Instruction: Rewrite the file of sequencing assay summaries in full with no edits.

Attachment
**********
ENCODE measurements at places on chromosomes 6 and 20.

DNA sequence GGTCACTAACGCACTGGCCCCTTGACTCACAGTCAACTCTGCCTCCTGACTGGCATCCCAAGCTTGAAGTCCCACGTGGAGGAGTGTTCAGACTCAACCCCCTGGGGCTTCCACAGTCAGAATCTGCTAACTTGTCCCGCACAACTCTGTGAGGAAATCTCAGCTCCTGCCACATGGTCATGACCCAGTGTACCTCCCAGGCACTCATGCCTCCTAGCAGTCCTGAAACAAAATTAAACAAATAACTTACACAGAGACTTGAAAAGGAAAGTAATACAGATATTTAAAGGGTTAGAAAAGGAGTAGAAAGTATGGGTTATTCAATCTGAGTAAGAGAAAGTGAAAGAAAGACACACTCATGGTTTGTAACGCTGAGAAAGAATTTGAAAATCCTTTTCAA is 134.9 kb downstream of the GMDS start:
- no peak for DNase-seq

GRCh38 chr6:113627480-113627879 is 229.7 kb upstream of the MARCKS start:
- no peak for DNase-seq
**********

ENCODE measurements at places on chromosomes 6 and 20.

DNA sequence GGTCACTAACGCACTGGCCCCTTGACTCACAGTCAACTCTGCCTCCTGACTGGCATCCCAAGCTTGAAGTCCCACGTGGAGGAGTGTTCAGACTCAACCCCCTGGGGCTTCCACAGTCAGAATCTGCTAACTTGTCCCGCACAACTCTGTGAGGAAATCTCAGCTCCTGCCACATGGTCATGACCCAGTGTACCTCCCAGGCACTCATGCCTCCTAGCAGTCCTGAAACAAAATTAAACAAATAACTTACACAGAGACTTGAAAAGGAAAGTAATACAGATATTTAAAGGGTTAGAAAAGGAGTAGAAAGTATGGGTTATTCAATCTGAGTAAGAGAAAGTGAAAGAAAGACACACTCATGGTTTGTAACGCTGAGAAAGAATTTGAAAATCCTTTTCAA is 134.9 kb downstream of the GMDS start:
- no peak for DNase-seq

GRCh38 chr6:113627480-113627879 is 229.7 kb upstream of the MARCKS start:
- no peak for DNase-seq